Anne Rice changed vampires for the better. She also changed her readers.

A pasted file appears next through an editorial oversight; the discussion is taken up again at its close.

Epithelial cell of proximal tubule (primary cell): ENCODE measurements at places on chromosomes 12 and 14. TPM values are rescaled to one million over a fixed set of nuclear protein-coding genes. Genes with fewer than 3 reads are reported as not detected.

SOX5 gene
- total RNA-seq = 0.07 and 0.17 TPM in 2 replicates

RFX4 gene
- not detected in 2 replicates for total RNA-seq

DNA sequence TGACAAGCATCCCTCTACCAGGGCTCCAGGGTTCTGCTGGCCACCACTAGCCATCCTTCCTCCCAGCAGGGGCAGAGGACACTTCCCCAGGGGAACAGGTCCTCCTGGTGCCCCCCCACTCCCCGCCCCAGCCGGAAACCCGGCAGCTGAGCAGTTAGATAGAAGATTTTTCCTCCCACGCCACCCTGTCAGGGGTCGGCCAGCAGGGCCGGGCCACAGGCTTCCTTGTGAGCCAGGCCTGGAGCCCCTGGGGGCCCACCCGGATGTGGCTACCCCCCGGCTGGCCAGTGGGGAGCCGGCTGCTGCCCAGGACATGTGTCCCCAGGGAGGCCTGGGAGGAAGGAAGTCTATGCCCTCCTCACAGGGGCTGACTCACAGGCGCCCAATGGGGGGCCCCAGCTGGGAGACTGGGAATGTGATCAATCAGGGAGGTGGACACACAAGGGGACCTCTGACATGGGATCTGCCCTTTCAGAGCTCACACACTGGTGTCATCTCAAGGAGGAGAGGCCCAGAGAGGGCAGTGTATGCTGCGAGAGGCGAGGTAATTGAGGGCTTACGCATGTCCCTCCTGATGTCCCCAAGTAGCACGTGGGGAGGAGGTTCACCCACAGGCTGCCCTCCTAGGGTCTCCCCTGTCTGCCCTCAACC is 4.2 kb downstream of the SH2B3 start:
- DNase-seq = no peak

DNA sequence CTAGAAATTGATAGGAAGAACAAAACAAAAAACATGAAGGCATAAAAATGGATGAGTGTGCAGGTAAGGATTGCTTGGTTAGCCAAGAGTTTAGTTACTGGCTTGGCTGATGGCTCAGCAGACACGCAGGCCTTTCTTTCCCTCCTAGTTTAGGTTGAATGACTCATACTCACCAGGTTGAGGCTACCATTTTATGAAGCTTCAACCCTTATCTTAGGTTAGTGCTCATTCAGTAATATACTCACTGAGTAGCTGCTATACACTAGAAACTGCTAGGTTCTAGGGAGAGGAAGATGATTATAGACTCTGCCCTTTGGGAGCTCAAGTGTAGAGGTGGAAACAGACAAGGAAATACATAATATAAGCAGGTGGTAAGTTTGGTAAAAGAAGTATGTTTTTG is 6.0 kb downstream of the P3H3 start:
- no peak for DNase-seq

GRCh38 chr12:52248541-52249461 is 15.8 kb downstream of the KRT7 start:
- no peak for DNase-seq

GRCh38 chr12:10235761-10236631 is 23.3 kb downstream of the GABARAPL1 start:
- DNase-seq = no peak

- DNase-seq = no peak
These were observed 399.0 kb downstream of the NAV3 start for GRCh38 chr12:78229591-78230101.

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I can speak to this only as a reader who found “Interview With the Vampire” at precisely the right time and in the right place, as a still-closeted college freshman in New Orleans in the mid-1980s. As a good, Catholic Midwesterner, the city was for me what it had been to so many newcomers before and since: a source of charm and intrigue, wide open to anyone with any predilection yet foreboding nevertheless. To get to the French Quarter required a hypnotically lolling ride on the St. Charles Avenue streetcar, passing through Rice’s beloved Garden District, beneath an endless canopy of oak limbs and overt displays of genteel wealth and corresponding poverty. The smells and sounds of it stay with you, as they stayed with her: “As soon as I smelled the air, I knew I was home,” one of her vampires effused. “It was rich, almost sweet, like the scent of jasmine and roses around our old courtyard. I walked the streets, savoring that long lost perfume.”

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